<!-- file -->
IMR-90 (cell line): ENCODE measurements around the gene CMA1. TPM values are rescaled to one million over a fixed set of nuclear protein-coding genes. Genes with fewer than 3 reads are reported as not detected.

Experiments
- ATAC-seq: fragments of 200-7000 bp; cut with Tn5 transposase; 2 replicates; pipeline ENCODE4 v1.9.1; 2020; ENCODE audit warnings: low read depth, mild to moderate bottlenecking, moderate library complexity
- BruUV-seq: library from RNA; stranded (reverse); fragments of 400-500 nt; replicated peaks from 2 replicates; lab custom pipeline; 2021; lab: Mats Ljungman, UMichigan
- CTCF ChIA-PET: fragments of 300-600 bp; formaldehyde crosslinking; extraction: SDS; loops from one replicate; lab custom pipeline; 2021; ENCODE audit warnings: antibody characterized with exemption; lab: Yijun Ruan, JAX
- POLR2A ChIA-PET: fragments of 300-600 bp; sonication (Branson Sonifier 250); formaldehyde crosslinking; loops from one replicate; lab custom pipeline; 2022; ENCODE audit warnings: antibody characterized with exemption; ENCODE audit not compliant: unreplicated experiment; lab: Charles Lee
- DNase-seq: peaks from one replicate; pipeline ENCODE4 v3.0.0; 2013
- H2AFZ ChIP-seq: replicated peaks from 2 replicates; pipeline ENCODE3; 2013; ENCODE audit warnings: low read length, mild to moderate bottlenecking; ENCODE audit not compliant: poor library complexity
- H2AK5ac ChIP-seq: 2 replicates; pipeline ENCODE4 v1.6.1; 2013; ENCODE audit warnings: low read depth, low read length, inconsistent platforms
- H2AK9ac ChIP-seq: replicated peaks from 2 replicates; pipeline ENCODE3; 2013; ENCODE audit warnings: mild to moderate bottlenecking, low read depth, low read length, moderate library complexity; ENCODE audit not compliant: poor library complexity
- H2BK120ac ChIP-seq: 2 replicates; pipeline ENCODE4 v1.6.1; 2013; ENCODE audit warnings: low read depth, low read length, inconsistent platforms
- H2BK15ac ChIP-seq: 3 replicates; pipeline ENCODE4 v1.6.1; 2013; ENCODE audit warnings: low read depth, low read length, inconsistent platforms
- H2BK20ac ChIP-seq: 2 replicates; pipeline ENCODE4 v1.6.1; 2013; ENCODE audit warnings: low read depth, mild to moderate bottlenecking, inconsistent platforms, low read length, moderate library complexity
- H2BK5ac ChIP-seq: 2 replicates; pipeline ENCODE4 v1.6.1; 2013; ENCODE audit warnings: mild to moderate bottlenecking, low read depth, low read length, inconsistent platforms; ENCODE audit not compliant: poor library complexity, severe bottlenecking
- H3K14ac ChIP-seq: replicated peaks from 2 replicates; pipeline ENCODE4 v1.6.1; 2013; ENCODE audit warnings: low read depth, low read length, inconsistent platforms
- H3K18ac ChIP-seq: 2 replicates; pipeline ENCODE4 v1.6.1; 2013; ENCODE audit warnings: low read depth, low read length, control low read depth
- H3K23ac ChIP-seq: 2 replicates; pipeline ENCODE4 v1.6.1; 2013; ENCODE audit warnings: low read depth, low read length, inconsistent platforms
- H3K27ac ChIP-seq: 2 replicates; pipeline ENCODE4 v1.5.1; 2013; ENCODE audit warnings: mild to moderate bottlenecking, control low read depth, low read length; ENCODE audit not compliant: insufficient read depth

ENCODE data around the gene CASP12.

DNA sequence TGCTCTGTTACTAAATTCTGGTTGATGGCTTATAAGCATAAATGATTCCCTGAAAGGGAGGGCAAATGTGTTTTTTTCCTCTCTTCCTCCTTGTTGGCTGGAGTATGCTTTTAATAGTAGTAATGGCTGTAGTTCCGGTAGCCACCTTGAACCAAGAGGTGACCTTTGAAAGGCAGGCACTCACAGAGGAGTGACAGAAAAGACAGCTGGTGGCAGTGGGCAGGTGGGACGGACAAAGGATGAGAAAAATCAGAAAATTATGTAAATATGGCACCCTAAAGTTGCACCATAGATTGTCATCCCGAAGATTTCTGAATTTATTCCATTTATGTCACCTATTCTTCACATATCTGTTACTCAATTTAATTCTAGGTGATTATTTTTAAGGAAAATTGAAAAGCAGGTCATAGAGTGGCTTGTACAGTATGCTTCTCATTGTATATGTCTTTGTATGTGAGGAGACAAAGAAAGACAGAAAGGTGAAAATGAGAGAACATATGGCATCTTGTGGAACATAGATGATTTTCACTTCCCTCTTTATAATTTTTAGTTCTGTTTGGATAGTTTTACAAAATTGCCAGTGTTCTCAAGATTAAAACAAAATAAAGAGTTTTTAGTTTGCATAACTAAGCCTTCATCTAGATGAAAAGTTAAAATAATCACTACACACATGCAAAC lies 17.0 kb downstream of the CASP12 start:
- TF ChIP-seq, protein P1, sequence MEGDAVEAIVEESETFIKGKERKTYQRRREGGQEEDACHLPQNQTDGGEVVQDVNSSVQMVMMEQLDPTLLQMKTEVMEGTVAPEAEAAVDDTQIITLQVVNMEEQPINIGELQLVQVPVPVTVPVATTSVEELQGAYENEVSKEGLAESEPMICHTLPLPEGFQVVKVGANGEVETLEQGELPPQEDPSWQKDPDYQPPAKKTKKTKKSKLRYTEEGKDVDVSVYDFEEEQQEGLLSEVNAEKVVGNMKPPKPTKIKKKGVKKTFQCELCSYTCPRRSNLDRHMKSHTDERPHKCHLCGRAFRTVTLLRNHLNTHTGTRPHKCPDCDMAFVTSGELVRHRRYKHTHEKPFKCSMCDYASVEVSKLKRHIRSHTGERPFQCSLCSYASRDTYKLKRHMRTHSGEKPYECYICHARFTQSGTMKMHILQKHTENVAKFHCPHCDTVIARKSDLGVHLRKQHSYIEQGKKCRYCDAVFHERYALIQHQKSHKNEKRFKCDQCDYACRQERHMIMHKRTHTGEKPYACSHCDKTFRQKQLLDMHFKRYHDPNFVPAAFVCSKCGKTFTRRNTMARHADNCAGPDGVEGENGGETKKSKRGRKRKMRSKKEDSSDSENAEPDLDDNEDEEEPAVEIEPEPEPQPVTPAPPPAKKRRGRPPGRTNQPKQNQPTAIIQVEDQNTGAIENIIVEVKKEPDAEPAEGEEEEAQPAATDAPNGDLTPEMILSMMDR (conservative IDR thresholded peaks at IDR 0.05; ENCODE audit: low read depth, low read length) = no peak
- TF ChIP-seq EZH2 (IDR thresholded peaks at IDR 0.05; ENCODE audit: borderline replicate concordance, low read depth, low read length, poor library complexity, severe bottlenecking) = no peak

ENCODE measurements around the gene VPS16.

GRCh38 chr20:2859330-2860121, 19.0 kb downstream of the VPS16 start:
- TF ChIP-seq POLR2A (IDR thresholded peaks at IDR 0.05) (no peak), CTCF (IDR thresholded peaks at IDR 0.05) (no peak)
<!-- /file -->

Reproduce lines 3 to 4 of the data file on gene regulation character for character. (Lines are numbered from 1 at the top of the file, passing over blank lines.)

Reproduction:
- ATAC-seq: fragments of 200-7000 bp; cut with Tn5 transposase; 2 replicates; pipeline ENCODE4 v1.9.1; 2020; ENCODE audit warnings: low read depth, mild to moderate bottlenecking, moderate library complexity
- BruUV-seq: library from RNA; stranded (reverse); fragments of 400-500 nt; replicated peaks from 2 replicates; lab custom pipeline; 2021; lab: Mats Ljungman, UMichigan